What Makes Comté Cheese Unique

Comté is "the little black dress of cheeses," according to The Cheese Professor, as it can pair with both red and white wines and even some beers, as well as be included in cooked dishes and served on cheese boards. "Fruity, nutty, salty, smoky, and sweet," the light yellow cheese is one of the world's best and most nuanced, according to Cheese.com. With a texture that can range from silky and smooth to rock-like, Comté can make a variety of meals complete.

One of the aspects that makes Comté cheese appealing is its association with the particular place it's made as well as the way in which it is made, notes The Cheese Professor. This cheese can't be made anywhere or with milk from any kind of cow; Comté is known for its unique smell and taste that is particularly associated with cows in the mountainous regions of eastern France.

Where Comté comes from

Comté cheese is made along the French and Swiss border and is labeled a PDO product, which designates food products that are made in a specific region in a regulated way, per The Cheese Professor. In the case of Comté cheese, the milk from Montbeliarde or French Simmental cows must be used, and the cows must be milked close to production factories so that the milk arrives as fresh as possible to begin the cheese-making process. Only about 150 sites make this cheese, and copper vats are used to heat the milk.

Castello Cheese adds that when prepared, Comté cheese wheels are lined with curd and pressed to squeeze out any remaining whey before a mixture of sea salt and yeast is painted along the rind. At this stage, the cheese is ready to age in caves where it's left to ripen anywhere from four months to two years, notes Cheese.com.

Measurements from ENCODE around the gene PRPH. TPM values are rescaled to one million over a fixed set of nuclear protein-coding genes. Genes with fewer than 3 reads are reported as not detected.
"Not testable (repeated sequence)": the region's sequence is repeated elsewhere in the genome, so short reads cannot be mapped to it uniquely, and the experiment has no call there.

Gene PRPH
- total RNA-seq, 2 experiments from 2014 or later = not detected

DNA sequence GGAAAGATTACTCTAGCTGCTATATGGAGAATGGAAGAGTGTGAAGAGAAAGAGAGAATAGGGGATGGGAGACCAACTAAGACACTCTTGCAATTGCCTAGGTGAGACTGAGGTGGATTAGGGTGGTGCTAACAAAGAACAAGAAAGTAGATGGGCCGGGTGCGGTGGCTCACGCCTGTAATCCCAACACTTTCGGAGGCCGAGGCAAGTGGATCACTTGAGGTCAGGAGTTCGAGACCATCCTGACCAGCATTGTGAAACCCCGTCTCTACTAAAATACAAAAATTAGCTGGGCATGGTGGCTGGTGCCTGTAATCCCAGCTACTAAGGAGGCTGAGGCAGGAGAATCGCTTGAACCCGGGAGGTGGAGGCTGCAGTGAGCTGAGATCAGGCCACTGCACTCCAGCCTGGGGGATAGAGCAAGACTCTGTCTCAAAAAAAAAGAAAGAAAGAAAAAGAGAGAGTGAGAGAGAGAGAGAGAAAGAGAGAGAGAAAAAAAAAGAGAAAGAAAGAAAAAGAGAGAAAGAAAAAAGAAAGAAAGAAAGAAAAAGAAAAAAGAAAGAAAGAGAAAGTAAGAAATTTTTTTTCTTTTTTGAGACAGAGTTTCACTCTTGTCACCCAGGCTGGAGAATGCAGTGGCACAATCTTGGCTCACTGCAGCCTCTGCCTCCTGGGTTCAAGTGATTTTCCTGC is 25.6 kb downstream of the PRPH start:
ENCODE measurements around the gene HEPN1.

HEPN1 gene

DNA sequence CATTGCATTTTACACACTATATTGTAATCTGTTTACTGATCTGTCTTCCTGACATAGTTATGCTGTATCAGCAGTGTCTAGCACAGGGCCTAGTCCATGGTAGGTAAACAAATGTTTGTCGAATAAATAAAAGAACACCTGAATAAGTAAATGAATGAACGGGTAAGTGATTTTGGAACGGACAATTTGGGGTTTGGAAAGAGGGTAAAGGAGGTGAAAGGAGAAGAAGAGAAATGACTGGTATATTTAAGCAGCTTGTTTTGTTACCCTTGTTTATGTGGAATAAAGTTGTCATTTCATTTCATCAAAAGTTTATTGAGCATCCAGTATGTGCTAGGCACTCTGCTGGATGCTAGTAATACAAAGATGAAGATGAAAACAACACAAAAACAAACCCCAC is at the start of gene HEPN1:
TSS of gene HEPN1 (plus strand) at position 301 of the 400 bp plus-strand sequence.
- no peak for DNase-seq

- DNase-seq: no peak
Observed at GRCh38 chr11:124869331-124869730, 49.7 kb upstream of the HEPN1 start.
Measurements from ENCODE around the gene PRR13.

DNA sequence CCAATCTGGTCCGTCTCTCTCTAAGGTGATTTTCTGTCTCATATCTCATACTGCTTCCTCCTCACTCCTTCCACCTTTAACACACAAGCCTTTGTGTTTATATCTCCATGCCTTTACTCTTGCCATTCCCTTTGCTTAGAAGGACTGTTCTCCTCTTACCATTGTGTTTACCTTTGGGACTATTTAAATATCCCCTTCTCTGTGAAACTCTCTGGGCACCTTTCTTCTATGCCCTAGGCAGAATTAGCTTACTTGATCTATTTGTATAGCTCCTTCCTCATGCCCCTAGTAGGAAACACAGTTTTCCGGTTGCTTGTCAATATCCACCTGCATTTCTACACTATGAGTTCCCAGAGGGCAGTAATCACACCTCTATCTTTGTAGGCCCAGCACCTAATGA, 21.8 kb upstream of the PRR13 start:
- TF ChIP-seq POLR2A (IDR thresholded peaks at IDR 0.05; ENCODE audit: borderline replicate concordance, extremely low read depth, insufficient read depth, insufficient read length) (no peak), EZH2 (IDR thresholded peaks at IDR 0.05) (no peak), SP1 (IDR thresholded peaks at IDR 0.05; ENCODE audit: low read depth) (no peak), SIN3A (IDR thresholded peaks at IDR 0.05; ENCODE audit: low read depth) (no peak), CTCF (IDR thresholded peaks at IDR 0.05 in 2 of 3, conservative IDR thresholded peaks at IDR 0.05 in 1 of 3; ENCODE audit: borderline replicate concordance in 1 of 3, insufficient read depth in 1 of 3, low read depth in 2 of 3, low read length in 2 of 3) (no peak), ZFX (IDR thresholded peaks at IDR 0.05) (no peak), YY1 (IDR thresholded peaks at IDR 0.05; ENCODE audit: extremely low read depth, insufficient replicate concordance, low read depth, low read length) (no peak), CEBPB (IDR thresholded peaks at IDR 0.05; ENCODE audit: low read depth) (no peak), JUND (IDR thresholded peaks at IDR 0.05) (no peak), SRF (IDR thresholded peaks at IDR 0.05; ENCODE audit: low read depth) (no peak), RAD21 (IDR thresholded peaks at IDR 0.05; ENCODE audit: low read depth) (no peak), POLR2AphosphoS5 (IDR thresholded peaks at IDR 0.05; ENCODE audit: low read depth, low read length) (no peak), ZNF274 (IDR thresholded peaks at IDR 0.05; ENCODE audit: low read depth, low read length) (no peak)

How Comté tastes

The aging of Comté chese is finicky business, notes The Cheese Professor, as the aging process dramatically impacts the taste of the cheese. At around four months, Comté cheese is soft, supple, and nutty, but over time, the cheese hardens and becomes more nuanced in flavor with notes of celery, nutmeg, dried pineapple, and even baked macaroni and cheese. Talk about a range in taste.

Castello Cheese describes these unique cheeses as something like an outdoor adventure: salty and sweet, with the ability to transport cheese aficionados across forests and countrysides to crackling fires where roasted hazelnuts and caramelized butter await. Cheese.com estimates there are around 83 flavors associated with Comté, but brown butter and roasted nuts are the flavors that are most easily detected. This is a complex, versatile cheese, and with so many variables, it's worth trying a variety of Comté cheese to see which flavors suit your palate.

How to enjoy Comté

Slice Comté and pair with roasted garlic, toasted hazelnuts, cured meats, and a few rosemary sprigs for an unbeatable, Instagrammable cheese board, recommends Di Bruno Brothers, or enjoy Comté on a fresh baguette with a spoonful of apricot butter for an afternoon snack. Alternately, serve Comté with a dry amontillado sherry for dessert, or consider pairing the cheese with Chardonnay or a Chenin Blanc, advises Slow Wine. Because this cheese is so versatile, it can also be served with glasses of Pinot Noir, Beaujolais, Rioja, and red Bordeaux.

If you're making a fondue, Comté melts easily, notes Cheese.com, particularly the younger varieties. Maleducat encourages home chefs to combine the cheese with others like Gruyere or Emmenthaler and consider adding the cheese to eggs, quiche, and sandwiches. While older Comté doesn't melt as easily, it can be grated over soups or on top of vegetables, or simply sliced and served at room temperature alongside crackers or toast. After one bite, you, too, may be riding the Comté train.